Is a Silky Terrier Yorkie Mix a Good Dog For Family?
The Silky Terrier and Yorkshire Terrier mix is similar in size and temperament. Both breeds have a rough coat, but the Silky’s is slightly shorter and softer than the Yorkie’s. Their ears are short, but not as small as those of the Yorkshire Terrier. However, both dogs have the same temperament and are generally good with children. If you want a dog that combines the best of both worlds, a Silky Terrier-Yorkie mix is a good choice.
The Silky is a compact companion dog that prefers moderate to vigorous activity. They enjoy walking in the neighborhood, romping around in the backyard, and playing fetch with their owners. These dogs are great for dog sports like agility and will have fun playing tug of war if you give them the opportunity. If you’re looking for a dog that is perfect for your apartment, a Silky is a great choice.
The Silky Terrier is a very smart dog, and they respond well to positive reinforcement and training. Although these dogs are highly intelligent, they can be difficult to housebreak or potty train. You may need to spend more time with your pup than you would with a typical Yorkie. But the Silky Terrier will learn quickly! Just make sure to use a leash when out and about, and supervise your pup at dog parks.
You may wonder whether a Silky Terrier is a good choice for a family with children.
These dogs are very social and easy-going, but they may not be the best choice for a household with children. A Yorkshire Terrier, on the other hand, is more cautious and protective than a Silky Terrier. Despite their sweet and affectionate nature, they do need constant attention and training.
Despite being a small dogs, Silkies can be very smart. Their fur is stunning, and their eyes are almond-shaped. They don’t always want to take center stage, but they will want to be the center of your universe. They can fill your home with life. You may even find yourself barking at things when your puppy is barking. However, don’t worry, as the Silky Terrier is a very playful and affectionate dog.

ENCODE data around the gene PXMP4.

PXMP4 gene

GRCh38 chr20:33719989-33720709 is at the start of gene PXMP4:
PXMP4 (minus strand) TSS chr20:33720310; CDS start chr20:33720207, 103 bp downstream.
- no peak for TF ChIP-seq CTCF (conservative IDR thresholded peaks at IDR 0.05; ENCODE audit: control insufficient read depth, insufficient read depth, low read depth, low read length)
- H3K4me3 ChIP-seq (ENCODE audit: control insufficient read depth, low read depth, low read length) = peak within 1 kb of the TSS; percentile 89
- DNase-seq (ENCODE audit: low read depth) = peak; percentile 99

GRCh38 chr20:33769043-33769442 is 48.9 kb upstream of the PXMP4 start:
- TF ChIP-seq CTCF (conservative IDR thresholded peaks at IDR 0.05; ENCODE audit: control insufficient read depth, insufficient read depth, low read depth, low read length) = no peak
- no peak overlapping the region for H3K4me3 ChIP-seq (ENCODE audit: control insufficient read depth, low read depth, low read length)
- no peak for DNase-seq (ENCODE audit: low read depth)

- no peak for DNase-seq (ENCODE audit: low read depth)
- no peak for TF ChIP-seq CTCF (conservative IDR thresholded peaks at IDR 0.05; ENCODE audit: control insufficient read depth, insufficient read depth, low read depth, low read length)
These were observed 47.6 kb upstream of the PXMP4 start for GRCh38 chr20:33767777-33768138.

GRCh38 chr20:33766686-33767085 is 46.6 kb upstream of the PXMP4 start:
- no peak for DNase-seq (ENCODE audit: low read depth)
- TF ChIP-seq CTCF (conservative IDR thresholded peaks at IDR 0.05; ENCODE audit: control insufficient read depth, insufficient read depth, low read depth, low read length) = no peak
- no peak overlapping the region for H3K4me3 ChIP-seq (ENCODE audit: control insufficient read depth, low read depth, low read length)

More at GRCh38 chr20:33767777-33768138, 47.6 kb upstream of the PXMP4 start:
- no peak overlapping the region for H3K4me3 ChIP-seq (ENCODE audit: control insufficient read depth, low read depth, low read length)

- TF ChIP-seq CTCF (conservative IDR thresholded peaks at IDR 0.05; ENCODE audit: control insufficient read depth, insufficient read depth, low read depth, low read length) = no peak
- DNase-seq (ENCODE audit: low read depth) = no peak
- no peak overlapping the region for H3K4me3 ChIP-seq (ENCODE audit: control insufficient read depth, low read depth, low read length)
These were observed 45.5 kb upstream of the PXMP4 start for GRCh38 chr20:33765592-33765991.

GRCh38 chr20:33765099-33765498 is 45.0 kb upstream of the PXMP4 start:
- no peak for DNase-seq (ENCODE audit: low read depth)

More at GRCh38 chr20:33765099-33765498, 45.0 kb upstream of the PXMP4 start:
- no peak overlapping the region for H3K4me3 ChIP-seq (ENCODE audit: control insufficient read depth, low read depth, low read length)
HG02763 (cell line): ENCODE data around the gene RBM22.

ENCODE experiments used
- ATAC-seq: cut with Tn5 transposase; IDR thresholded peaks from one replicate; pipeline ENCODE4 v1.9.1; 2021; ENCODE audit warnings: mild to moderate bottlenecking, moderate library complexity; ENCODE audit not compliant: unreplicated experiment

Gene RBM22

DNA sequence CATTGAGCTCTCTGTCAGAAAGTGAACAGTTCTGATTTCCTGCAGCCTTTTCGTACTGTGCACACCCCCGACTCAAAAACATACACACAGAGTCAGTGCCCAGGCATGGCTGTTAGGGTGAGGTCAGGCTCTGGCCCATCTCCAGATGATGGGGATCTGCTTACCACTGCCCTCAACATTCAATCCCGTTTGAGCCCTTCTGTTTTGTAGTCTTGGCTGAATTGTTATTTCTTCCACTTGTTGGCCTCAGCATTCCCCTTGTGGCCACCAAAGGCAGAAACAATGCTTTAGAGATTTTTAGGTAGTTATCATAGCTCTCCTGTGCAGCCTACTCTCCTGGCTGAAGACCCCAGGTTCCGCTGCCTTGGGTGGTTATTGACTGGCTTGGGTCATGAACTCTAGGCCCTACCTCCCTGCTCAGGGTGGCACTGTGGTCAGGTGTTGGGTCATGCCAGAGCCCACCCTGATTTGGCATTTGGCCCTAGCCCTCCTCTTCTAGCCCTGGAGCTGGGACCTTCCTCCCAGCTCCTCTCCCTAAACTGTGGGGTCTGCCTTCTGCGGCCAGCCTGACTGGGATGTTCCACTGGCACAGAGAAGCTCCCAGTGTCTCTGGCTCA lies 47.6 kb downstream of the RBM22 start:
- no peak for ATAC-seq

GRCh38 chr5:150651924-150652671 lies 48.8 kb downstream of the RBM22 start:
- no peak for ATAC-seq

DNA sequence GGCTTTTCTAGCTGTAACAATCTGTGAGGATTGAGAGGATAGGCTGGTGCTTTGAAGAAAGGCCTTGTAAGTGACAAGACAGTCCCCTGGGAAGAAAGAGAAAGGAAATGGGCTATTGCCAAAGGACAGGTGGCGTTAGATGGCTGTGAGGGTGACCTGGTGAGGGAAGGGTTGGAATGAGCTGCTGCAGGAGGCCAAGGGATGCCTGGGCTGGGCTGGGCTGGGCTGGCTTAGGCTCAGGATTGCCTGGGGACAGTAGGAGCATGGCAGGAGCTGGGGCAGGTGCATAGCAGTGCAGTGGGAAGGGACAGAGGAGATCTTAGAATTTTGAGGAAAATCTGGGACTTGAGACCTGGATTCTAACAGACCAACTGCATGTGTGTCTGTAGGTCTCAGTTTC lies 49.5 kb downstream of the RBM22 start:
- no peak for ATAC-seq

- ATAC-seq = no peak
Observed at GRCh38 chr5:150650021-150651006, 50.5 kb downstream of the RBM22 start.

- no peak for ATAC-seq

Another health concern with the Silky Terrier is eye problems. The dog might develop cataracts as it ages, and this may cause blindness. Fortunately, cataract surgery can correct this condition. Other common problems include allergies, especially to food and the environment. A veterinarian can diagnose these issues and prescribe treatment, which can range from medication to a change in diet. So, it’s important to know what to look for before deciding to get a Silky Terrier.
Another issue that may occur in the silky terrier’s coat is proper nail care.
A silky terrier’s coat requires grooming twice a week or so and needs to be brushed or bathed daily. Several owners cut the hair short, and trim it regularly to make it easier to maintain. In addition, the silky terrier sheds very little, which makes it easier to maintain its coat. However, you may want to bathe them once a month to keep the coat healthy and glossy.
Another difference between the Yorkie and the Silky is the shape of their heads. A Silky has a wedge-shaped head, while a Yorkie’s skull is round. Its teeth are larger than a Yorkie’s and are meant for catching larger prey. The ears of both breeds are also different. The Silky’s have long ears, while the Yorkies have sharp, pointy ears.
Colors in this mix aren’t as varied as the Yorkie’s. A Silky terrier can be black and tan or black and blue. A Yorkie has a shorter coat than a Silky terrier. Silky terriers tend to be slightly larger than a Yorkie. A Silky terrier is around 10 inches tall and weighs eight to ten pounds.
In Australia, the Silky is called the Sydney Silky Terrier.
It was first recognized as a toy breed in 1958 and later became widely known as the Australian Silky Terrier. In 1954, servicemen from the United States brought hundreds of Australian Silky Terriers to the United States. The Australian Silky Terrier is an extremely loyal and fun-loving dog. If you are looking for an adorable little dog, a Silky Terrier might be just the one for you.
When choosing a Silky Terrier, keep in mind that they are not recommended for homes with small children. Even though they are friendly toward strangers, they may react aggressively to teasing and the normal clumsiness of children. The resulting barking and yelling can lead to an overly vocal Silky Terrier. So, be prepared for a lot of barking from your new companion.